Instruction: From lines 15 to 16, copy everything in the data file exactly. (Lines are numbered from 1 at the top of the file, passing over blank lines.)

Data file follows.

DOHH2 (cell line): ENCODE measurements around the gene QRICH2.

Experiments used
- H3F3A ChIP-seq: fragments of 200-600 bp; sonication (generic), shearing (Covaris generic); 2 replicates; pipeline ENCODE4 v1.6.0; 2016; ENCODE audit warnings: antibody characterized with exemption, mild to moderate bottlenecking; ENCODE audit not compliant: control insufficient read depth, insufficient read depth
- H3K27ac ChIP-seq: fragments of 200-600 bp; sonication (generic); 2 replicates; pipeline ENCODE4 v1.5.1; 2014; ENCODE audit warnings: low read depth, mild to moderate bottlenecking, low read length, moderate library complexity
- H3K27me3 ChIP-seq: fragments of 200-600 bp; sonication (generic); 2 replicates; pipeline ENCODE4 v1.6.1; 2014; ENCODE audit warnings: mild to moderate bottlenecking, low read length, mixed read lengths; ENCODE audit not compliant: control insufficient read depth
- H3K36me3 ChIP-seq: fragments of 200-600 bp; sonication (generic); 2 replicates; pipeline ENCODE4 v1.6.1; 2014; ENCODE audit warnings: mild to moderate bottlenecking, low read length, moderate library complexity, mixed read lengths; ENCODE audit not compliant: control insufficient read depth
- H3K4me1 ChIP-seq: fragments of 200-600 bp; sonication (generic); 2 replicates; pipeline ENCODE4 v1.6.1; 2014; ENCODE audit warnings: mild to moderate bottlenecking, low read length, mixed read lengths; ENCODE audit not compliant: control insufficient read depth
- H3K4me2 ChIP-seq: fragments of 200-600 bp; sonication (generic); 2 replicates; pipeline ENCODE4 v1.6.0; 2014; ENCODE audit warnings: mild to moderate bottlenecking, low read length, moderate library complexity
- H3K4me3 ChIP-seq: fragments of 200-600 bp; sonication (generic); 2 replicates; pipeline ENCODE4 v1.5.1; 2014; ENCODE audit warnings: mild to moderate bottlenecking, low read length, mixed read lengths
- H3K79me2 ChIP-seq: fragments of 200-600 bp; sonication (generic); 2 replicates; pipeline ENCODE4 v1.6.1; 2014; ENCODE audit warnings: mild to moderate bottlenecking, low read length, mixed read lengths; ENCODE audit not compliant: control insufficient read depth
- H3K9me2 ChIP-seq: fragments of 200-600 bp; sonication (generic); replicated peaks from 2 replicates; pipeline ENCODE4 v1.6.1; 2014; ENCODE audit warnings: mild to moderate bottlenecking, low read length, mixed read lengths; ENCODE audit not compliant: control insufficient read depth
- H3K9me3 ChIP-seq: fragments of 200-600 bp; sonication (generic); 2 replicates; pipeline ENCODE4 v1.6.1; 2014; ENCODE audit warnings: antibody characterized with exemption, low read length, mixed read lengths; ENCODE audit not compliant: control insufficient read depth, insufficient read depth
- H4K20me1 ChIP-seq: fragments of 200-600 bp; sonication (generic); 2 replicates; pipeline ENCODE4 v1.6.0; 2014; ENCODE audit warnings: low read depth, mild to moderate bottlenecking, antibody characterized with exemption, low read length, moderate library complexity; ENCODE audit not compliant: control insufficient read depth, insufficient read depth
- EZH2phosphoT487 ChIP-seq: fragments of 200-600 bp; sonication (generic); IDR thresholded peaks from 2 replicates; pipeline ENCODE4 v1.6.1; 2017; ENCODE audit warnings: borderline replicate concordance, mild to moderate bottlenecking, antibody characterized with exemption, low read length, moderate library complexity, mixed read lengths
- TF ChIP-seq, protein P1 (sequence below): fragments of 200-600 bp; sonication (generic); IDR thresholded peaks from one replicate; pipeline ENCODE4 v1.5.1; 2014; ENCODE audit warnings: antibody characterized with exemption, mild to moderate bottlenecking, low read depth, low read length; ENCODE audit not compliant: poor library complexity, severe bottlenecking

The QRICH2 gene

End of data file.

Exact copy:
- TF ChIP-seq, protein P1 (sequence below): fragments of 200-600 bp; sonication (generic); IDR thresholded peaks from one replicate; pipeline ENCODE4 v1.5.1; 2014; ENCODE audit warnings: antibody characterized with exemption, mild to moderate bottlenecking, low read depth, low read length; ENCODE audit not compliant: poor library complexity, severe bottlenecking

The QRICH2 gene